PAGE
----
These are big industries – global retail is over $20tr – and they’re being disrupted by tech ideas from a generation ago (“people might buy stuff online!”), but most of the questions are not tech questions. Netflix is enabled by tech, but all the questions are TV questions. The internet enables ecommerce, but the margin trade-offs of BOPIS are retail questions (and note that half of US and UK ecommerce comes from physical retailers). Does the transformation of marketing and distribution mean we’ll have far more brands (supermarkets drove a 10x increase in grocery SKUs), or far fewer? How many D2C companies will there be, and how big can they get? What happens as LVMH goes online? Bernard Arnault is richer than Jeff Bezos – which of them should I ask about Shein?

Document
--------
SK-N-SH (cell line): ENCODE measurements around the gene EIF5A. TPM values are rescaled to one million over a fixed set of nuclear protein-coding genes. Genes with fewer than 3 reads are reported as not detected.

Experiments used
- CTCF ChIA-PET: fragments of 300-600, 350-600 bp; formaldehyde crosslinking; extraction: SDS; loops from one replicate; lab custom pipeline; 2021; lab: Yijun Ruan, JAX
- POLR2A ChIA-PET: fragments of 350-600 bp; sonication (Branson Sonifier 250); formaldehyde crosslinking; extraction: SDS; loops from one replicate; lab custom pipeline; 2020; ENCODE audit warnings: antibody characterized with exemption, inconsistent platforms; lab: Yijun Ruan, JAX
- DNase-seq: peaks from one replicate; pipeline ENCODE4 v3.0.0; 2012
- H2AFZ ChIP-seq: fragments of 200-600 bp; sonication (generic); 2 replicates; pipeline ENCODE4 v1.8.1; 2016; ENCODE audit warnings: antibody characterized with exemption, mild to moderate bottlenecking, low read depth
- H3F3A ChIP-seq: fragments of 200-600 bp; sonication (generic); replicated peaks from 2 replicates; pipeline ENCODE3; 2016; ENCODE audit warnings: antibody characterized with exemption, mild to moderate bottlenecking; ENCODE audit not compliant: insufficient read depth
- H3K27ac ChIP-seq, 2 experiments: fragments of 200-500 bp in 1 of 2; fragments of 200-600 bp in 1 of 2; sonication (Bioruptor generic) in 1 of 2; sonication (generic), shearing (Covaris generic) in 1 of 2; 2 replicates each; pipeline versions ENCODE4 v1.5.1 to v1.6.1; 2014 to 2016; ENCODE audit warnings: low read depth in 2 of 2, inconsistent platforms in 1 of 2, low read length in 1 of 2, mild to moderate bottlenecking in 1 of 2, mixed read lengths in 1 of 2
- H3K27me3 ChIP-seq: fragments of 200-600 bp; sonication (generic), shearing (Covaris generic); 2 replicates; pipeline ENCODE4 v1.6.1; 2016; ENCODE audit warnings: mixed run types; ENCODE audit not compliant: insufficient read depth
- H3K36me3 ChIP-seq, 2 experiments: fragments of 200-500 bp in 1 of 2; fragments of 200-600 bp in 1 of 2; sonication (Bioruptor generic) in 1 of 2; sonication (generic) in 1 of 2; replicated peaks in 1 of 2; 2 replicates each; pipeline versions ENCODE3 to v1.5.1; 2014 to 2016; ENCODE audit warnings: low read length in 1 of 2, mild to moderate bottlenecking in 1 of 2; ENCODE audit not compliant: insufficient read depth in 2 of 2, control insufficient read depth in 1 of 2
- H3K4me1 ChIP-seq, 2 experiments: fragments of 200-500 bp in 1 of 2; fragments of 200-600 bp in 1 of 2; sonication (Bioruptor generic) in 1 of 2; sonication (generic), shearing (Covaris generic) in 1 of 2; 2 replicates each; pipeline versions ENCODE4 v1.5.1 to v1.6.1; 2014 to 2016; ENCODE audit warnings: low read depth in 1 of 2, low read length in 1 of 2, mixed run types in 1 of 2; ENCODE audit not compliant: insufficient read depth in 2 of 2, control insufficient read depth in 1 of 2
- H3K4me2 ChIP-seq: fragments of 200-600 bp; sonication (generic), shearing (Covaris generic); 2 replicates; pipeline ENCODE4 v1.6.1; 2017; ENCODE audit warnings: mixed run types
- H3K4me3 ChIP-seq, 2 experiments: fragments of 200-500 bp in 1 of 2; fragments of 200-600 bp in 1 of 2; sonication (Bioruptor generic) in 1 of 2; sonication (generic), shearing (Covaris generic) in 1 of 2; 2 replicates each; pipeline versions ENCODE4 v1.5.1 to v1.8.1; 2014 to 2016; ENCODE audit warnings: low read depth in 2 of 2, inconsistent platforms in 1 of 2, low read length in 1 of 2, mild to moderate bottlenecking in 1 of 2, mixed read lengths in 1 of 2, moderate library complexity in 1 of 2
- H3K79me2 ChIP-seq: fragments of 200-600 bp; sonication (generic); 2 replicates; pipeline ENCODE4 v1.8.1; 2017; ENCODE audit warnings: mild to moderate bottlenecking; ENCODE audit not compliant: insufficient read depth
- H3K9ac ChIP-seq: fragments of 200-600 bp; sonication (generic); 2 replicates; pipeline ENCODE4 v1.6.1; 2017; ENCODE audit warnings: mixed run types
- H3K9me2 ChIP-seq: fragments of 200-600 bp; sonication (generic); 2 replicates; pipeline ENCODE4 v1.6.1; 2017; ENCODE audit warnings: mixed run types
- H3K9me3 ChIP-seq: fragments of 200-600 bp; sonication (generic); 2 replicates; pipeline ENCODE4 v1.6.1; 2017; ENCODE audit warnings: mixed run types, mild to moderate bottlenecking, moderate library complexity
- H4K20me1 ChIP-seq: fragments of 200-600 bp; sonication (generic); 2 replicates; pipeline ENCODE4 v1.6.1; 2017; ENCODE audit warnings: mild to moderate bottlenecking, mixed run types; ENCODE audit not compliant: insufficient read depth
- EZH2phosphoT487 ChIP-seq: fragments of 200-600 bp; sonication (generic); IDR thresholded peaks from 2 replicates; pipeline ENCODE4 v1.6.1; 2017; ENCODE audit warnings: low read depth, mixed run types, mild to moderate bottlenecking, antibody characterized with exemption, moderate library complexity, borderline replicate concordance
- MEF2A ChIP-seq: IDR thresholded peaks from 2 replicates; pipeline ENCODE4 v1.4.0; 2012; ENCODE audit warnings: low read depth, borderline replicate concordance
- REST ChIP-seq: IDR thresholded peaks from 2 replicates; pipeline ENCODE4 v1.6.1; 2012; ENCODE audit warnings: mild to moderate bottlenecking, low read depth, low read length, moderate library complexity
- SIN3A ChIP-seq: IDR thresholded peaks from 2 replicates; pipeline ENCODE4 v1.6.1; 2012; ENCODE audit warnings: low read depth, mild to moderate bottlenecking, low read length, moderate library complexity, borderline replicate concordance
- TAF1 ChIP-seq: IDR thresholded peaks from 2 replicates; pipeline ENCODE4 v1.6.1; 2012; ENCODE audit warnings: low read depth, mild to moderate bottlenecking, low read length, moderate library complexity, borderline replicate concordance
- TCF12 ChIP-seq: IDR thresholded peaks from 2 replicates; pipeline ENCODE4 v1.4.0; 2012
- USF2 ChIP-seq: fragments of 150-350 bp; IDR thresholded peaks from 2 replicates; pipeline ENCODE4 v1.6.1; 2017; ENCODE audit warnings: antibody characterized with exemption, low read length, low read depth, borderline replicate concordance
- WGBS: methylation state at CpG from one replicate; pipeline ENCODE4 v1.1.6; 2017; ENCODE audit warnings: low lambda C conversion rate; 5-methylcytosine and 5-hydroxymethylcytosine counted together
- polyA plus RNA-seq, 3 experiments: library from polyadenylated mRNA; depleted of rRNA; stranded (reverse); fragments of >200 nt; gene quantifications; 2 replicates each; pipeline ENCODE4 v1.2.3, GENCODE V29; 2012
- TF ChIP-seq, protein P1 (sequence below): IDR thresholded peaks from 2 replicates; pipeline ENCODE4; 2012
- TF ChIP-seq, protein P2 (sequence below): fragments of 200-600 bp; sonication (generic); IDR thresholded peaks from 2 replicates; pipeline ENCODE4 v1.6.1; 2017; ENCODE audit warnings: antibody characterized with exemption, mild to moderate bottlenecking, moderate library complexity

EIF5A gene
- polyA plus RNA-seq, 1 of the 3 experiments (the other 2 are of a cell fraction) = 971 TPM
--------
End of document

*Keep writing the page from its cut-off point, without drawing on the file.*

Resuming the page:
A decade ago, Uber and Airbnb represented ‘software eating the world’ – companies that used software to change the nature of a product. Airbnb doesn’t sell software to hotel companies, but changes what a hotel is. This is happening over and over again in every other industry. But Netflix or Shein might be a much more general trend – that tech changes the playing field but then the game is played by that industry.
文章日期：March 4, 2022 at 01:47AM
收藏日期：March 4, 2022 at 01:47AM